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Chester Zoo's proposed restaurant, overnight lodges and tents

Chester Zoo’s proposed restaurant, overnight lodges and tents

Stunning images show Chester Zoo ’s plans for a large restaurant plus overnight accommodation comprising fisherman’s lodges around a lake with safari-style tents overlooking the giraffes.

These artist’s impressions accompany a planning application now live on the Cheshire West and Chester Council website.

Proposed dining and accommodation facilities are part and parcel of the zoo’s new Grasslands attraction planned to open to the public in 2022.

The vision is for a range of different African habitats from bush land to wildlife rich plains.

Its centrepiece would be a large, open African savannah habitat, home to multiple rare species including the Rothschild’s giraffe and Grevy’s zebra, as well as ostrich and antelope, all living alongside one another.

On the edge of the mixed species habitat, the zoo aspires to create a large 270-seater restaurant offering spectacular balcony views across the savannah.

View gallery

Visitors would also come face to face with some of the planet’s smallest grassland creatures in a specially designed indoor habitat celebrating the contribution of all species to the ecosystem.

The zoo – which is a wildlife conservation and education charity – hopes to connect more people than ever before with nature by offering close-up experiences with species such as cranes, vultures, aardvarks and warthogs, as part of efforts to inspire a nation of conservationists.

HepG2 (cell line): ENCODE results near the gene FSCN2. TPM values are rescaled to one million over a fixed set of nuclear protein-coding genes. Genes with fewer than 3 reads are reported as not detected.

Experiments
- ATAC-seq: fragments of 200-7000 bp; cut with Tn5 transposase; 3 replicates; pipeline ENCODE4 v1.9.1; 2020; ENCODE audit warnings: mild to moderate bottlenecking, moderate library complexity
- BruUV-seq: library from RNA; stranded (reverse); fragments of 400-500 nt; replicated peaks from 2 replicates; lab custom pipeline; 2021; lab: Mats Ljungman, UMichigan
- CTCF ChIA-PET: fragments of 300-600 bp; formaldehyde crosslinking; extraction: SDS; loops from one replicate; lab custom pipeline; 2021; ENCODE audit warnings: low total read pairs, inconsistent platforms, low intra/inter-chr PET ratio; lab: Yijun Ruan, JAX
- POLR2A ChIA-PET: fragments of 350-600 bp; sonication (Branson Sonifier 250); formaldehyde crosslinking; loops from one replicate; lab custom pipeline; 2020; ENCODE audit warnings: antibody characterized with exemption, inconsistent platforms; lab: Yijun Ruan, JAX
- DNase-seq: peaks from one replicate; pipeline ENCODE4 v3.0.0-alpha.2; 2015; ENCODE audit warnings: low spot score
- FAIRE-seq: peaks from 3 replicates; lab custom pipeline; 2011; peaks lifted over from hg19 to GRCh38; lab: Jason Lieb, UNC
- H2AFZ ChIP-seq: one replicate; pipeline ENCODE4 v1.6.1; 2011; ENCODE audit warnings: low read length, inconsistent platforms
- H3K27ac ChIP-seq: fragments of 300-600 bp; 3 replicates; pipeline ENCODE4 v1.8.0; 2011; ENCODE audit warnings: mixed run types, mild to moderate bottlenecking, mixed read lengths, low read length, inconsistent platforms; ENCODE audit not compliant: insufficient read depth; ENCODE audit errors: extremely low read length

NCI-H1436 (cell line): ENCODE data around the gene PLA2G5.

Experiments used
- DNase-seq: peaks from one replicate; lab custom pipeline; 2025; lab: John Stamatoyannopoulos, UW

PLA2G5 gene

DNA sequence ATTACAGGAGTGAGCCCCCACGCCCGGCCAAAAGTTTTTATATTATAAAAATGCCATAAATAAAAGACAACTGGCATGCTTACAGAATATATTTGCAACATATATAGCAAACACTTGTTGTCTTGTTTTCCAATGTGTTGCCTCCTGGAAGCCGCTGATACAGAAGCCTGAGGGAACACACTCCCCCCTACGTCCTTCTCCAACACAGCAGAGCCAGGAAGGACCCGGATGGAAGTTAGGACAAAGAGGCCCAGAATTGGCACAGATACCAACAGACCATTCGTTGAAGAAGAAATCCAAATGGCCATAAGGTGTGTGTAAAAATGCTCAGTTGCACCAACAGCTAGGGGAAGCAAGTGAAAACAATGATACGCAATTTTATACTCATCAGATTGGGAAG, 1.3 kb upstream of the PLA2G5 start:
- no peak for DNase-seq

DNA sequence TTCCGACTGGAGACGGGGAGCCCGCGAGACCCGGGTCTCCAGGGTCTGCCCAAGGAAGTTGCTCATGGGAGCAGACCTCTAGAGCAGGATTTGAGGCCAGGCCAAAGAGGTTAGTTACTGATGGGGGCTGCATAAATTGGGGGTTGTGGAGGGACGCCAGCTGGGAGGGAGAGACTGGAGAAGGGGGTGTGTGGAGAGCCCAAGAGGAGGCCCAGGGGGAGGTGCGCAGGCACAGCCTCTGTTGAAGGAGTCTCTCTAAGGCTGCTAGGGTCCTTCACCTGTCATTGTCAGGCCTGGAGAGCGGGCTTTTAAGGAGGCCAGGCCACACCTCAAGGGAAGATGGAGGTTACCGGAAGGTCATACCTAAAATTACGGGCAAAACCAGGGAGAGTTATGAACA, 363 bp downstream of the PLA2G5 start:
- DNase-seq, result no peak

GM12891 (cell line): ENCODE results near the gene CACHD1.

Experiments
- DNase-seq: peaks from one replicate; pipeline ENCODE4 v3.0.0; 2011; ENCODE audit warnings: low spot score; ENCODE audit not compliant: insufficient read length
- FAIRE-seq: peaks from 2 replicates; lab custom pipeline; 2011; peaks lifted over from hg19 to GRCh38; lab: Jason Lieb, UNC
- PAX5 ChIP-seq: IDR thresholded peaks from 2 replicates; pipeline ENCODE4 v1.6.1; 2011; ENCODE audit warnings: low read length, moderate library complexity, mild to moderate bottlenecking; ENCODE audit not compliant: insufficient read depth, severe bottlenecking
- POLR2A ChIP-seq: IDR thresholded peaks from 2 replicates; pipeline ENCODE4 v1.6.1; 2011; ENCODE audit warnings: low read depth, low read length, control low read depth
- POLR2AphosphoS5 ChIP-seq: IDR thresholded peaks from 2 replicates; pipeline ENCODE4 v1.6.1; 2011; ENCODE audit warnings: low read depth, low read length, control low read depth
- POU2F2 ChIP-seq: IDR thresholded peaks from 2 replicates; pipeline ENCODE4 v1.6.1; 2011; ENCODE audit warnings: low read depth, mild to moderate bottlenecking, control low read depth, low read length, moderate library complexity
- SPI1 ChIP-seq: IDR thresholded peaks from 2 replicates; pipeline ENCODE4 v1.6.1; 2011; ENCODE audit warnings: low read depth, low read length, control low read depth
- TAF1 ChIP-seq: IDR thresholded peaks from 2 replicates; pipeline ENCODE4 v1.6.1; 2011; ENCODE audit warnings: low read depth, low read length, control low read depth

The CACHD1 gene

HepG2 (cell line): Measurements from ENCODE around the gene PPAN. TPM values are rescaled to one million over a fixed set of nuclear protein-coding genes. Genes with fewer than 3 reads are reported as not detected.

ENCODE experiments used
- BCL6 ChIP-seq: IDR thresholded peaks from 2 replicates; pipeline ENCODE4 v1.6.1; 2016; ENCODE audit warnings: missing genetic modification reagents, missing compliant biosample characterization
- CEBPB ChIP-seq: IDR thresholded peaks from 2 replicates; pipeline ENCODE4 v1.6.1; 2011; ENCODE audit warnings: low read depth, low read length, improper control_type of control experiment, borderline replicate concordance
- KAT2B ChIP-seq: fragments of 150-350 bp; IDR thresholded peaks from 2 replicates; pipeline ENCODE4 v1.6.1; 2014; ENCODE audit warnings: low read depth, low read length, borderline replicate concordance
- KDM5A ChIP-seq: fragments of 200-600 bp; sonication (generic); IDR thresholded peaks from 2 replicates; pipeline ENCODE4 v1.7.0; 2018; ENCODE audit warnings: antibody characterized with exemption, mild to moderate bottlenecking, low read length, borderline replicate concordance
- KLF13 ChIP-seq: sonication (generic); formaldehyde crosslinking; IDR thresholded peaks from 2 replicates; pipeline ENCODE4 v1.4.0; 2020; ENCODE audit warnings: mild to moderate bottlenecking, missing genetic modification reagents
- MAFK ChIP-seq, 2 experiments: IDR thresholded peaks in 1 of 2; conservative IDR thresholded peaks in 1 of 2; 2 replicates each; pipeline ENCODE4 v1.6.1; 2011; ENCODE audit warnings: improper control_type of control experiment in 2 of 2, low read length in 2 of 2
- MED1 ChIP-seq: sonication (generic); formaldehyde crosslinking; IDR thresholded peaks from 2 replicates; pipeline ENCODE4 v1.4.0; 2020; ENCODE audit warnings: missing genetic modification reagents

And the proposal also includes the potential for the zoo to develop ‘discreet, overnight accommodation’ in 42 rooms – 28 lodges and 14 tents.

Based around a lake would be a settlement of simple fisherman’s lodges, designed to appear as though individually constructed by their owners.

The informal arrangement produces a cluster of authentic timber structures, echoing an African village setting. Each have their own decks which over sail the water, supported on timber posts set into the lake.

Interior views of the accommodation with, left, a lodge and lodge interior below and, right, tent with tent interior below.

In the centre of the lake is a Boma.

The name is taken from a traditional African livestock enclosure, but in this instance provides a thatched roof enclosure with open sides, offering covered external space for dining and entertainment in a lakeside setting. Beyond the lake and surrounding the settlement, safari-style tents provide further accommodation.

This new area would be bordered by the zoo’s large, existing African Tsavo reserve area for Eastern back rhino and African painted dogs.

The new habitat is the latest stage in the zoo’s strategic development plan: a vision for the future of the zoo, broken into themed geographic regions with ever more natural habitats for threatened species.

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Islands, which opened in 2015, was the first stage in this process, bringing the zoo’s global conservation work to life for visitors in Chester.

Grasslands is designed to help the zoo continue to push the boundaries of world-class animal husbandry and welfare, while also further establishing Chester Zoo’s position as one of the UK’s leading tourist attractions.

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